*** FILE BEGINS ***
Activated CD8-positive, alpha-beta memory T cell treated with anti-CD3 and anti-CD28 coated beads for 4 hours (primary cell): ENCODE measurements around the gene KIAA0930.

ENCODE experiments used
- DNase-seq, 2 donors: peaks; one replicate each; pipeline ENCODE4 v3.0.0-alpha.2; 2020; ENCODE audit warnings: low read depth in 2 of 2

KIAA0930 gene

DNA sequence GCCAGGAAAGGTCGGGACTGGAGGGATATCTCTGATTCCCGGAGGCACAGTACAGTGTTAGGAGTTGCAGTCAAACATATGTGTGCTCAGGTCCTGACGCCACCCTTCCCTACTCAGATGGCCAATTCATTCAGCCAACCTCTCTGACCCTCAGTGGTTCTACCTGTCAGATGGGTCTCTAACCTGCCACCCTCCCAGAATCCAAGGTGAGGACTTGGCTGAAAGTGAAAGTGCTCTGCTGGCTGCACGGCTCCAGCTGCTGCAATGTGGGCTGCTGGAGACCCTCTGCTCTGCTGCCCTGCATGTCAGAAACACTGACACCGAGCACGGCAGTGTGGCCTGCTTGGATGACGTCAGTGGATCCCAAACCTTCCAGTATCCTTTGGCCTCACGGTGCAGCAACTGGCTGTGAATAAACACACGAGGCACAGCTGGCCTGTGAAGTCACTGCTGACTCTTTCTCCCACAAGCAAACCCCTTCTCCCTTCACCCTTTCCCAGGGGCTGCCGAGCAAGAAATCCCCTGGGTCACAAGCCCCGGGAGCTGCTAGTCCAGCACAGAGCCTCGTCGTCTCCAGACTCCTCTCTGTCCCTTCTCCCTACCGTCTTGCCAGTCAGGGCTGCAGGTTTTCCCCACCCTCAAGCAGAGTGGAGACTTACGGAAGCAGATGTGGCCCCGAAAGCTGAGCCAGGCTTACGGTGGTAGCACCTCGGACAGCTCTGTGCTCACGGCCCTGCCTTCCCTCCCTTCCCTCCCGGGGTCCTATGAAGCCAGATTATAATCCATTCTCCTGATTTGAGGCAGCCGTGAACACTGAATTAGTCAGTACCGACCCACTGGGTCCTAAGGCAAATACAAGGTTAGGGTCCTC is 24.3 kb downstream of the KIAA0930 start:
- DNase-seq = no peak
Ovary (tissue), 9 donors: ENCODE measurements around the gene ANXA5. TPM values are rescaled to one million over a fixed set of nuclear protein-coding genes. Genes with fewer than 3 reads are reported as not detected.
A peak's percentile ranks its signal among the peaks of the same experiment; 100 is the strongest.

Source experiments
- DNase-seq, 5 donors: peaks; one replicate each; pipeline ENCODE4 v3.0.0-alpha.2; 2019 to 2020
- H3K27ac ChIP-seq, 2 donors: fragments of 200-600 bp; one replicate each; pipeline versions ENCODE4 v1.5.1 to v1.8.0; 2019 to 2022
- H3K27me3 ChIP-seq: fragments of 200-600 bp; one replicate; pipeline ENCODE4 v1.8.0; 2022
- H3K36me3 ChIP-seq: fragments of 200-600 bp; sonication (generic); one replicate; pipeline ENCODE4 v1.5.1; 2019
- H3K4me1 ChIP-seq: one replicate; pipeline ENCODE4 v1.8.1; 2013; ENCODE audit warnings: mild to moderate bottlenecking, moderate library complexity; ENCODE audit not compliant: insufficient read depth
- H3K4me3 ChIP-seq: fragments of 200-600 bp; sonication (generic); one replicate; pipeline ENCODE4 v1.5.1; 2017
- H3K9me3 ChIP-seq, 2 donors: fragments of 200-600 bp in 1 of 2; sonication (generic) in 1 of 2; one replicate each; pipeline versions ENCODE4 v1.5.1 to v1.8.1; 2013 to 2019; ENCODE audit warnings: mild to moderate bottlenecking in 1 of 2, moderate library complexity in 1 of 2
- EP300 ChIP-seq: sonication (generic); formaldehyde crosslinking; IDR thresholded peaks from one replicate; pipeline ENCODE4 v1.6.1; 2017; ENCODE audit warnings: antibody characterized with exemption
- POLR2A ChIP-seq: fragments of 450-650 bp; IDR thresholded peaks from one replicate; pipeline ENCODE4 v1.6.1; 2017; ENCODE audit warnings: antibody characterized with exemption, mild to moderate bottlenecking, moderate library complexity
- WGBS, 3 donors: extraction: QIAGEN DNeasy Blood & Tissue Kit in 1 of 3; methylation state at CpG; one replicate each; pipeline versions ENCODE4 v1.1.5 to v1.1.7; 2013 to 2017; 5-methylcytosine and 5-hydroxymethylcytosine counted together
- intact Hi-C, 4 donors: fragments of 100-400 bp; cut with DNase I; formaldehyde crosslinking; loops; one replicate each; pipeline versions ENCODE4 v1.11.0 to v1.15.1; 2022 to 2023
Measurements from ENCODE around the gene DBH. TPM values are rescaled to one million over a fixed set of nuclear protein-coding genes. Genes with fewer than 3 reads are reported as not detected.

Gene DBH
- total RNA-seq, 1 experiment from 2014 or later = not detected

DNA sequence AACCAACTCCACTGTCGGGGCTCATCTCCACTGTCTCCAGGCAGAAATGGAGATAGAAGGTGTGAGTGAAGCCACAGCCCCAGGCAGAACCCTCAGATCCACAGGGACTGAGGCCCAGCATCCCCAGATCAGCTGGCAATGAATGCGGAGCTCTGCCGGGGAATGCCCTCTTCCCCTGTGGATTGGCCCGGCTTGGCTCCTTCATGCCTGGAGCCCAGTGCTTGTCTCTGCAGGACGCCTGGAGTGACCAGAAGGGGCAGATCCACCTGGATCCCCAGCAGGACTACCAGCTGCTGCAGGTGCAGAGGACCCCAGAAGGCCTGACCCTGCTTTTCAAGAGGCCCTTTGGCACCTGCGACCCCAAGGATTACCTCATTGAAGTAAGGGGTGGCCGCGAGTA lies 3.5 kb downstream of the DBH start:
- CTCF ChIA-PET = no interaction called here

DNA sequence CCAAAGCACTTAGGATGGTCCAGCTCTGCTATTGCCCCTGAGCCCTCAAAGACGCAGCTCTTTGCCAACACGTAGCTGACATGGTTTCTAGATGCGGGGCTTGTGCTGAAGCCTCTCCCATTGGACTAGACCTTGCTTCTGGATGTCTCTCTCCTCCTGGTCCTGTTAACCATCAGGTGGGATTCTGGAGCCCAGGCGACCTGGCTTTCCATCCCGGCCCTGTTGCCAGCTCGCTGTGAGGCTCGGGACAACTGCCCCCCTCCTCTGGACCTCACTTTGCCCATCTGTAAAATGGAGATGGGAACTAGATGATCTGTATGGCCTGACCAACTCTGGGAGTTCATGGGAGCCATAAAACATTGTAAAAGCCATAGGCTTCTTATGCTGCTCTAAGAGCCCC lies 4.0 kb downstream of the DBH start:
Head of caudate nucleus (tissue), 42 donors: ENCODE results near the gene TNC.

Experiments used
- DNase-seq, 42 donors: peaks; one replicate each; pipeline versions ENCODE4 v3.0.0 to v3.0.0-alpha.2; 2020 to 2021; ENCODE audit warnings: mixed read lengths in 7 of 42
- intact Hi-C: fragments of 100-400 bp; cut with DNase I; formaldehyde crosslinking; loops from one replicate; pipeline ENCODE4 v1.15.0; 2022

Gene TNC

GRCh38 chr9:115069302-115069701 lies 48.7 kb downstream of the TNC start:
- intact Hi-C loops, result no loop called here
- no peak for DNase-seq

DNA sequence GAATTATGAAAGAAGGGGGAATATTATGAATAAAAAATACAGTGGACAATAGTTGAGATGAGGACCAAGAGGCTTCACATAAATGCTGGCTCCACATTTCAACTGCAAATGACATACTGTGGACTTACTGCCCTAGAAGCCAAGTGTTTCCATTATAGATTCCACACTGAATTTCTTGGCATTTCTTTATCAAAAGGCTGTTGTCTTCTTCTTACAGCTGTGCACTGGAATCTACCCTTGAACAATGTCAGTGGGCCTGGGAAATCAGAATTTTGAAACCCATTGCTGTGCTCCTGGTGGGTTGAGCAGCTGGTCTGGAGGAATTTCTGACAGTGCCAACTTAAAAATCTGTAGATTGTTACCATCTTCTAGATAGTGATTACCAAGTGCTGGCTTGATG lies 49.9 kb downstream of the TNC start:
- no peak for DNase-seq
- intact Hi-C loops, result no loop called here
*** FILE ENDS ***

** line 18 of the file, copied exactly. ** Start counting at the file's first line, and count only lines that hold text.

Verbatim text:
- POLR2A ChIP-seq: fragments of 450-650 bp; IDR thresholded peaks from one replicate; pipeline ENCODE4 v1.6.1; 2017; ENCODE audit warnings: antibody characterized with exemption, mild to moderate bottlenecking, moderate library complexity